Wan Hai Lines Ltd (萬海航運), the nation’s third-largest container shipping company in terms of fleet size, aims to raise its sales this year by flexibly adjusting its line deposition, focusing on the North American and ASEAN regions.
Wan Hai was the only listed container shipping company in Taiwan to post a net profit for the whole of last year, mainly due to its focus on regional routes in Asia that showed steady growth in trade volume, as well as strong contributions from non-operating income.
As the global economy stabilizes this year, the shipper plans to boost its network coverage to more ASEAN countries and the North American and Latin American markets.
“Other than deepening the development of Asian lines, we may evaluate the possibility of launching new [long-haul] routes at the proper timing,” Wan Hai chairman Chen Po-ting (陳柏廷) told reporters on the sidelines of the company’s 50th anniversary celebration on Saturday.
Wan Hai shared plans last week to expand its Asian network with a 14-day line between Mindanao, Philippines, Hong Kong and Taiwan, set to start on April 22.
More than 80 percent of the company’s consolidated sales of NT$59.69 billion (US$1.96 billion) last year came from Asian lines.
Wan Hai outperformed the container shipping industry last year by posting an annual net profit of NT$2.13 billion, or NT$0.96 per share, up from the NT$1.85 billion, or NT$0.83 per share, recorded in 2012, the company said in a filing with the Taiwan Stock Exchange.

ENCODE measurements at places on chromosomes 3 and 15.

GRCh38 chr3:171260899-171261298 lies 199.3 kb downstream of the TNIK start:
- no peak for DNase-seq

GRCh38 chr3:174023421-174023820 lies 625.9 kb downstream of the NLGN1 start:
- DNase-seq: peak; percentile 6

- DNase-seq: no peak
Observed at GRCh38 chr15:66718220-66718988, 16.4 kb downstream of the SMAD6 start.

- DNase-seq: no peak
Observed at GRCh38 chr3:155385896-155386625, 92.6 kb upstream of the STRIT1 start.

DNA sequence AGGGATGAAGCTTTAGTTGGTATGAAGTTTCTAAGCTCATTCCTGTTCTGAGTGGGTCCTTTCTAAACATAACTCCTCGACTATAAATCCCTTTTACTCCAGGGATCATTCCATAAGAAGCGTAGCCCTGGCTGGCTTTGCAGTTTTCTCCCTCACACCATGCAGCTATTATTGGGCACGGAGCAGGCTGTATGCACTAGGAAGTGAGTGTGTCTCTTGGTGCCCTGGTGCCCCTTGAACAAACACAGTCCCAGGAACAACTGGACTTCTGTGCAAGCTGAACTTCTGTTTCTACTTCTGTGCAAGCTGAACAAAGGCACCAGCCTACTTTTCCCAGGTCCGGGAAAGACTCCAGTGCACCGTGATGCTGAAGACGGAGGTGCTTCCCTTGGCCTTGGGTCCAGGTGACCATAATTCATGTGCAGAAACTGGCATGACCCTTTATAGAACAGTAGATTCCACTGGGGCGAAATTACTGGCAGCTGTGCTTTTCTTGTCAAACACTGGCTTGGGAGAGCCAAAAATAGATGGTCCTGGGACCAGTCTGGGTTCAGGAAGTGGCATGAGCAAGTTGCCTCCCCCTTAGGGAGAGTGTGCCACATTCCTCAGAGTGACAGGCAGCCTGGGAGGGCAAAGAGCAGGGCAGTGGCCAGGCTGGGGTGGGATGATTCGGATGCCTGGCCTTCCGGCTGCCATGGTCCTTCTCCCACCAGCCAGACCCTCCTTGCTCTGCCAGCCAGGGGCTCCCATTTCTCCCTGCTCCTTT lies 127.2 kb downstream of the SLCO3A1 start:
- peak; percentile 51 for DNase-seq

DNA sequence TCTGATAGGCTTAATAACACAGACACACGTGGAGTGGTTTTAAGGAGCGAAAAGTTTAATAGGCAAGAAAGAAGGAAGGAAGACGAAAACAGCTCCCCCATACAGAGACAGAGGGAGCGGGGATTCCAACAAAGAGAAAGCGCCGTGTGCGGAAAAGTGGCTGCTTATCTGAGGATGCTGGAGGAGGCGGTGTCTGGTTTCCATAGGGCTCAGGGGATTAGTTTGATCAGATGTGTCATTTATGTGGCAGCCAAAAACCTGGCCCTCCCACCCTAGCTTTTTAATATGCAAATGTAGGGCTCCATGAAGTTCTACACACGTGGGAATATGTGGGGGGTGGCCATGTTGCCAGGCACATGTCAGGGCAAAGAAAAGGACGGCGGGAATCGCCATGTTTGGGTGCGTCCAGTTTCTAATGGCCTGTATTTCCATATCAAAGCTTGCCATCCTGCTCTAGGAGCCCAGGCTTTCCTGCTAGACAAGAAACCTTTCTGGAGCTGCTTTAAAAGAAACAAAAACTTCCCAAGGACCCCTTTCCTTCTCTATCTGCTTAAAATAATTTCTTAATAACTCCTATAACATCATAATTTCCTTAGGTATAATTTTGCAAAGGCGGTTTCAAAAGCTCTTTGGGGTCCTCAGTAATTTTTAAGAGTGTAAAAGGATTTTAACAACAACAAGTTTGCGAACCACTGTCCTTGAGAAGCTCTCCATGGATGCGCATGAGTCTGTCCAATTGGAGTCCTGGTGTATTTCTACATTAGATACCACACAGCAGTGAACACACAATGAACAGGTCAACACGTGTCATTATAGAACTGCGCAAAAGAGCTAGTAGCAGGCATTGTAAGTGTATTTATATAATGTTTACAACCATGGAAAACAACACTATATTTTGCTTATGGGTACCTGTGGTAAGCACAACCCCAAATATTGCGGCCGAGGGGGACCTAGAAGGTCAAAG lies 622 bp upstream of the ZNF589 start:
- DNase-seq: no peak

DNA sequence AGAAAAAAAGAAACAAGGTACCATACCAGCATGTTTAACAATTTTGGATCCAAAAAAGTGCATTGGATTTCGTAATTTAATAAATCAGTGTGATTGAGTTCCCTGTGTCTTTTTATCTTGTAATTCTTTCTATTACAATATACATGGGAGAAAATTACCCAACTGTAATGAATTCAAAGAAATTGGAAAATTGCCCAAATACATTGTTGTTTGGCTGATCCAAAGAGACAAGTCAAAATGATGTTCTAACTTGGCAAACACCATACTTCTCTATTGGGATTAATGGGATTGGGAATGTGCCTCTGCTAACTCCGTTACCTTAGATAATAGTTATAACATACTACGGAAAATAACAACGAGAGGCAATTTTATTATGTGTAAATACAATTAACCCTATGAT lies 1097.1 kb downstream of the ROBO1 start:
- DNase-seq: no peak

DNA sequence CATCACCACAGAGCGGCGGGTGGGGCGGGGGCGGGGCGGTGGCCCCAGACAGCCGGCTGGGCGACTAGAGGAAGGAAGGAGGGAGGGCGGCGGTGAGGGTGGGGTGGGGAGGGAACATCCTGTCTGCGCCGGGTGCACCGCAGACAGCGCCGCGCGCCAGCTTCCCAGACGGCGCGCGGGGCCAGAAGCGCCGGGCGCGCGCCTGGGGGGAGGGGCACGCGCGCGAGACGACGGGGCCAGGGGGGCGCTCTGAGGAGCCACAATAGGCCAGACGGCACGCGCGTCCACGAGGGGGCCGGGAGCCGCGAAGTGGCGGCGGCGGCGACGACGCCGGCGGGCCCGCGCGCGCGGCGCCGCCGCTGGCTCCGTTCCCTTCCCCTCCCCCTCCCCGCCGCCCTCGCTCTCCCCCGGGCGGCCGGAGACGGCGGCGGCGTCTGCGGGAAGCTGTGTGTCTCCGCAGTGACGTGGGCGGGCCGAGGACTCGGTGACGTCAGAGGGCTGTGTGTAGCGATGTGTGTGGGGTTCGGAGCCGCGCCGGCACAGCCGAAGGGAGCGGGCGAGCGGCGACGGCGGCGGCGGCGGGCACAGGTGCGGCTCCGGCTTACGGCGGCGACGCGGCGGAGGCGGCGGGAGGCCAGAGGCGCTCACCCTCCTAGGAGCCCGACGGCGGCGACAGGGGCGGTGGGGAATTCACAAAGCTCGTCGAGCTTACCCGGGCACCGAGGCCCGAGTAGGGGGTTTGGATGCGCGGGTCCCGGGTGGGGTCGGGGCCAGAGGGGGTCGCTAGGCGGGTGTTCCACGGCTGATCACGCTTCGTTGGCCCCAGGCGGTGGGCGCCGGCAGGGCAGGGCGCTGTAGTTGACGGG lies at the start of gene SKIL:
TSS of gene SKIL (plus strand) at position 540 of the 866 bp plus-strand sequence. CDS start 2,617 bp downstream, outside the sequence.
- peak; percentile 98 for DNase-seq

The increase in full-year earnings was mainly helped by strong results in the final quarter of last year, when Wan Hai reported net income of NT$1.25 billion, or earnings per share of NT$0.56.
The October-to-December figure was nearly tripled from the same period in 2012, when Wan Hai posted a net profit of NT$440 million, or earnings per share of NT$0.19, the company’s data showed.
Calling Wan Hai “a rare outperformer” in this sector, Credit Suisse analyst Timothy Ross lifted its net profit forecasts by 8 percent to NT$1.9 billion for this year and 4 percent to NT$2.5 billion next year to reflect better-than-expected results last year.
“We view Wan Hai’s management as some of the best in the Asia-Pacific business, although the industry may see another year of challenging freight rates ahead,” Ross said in a client note on Wednesday.
The nation’s two other major shippers — Evergreen Marine Corp (長榮海運) and Yang Ming Marine Transport Corp (陽明海運) — also posted a net profit in the fourth quarter last year, both on the back of strong non-operating income.
However, the fourth quarter failed to help them return to profitability for the year, on the effects of oversupply, which held freight rates at a low level.
Evergreen Marine, the nation’s largest container shipping firm, reported net losses of NT$1.5 billion last year, or a loss of NT$0.12 per share, compared with a net profit of NT$312.54 million, or earnings per share of NT$0.09, recorded in 2012, the company said in its stock exchange filing data.
Yang Ming, the second-biggest container shipper in nation, saw net losses last year expand to NT$2.95 billion, or NT$0.9 per share, from a net loss of NT$1.62 billion, or NT$0.5 per share, recorded a year ago, according to company statistics.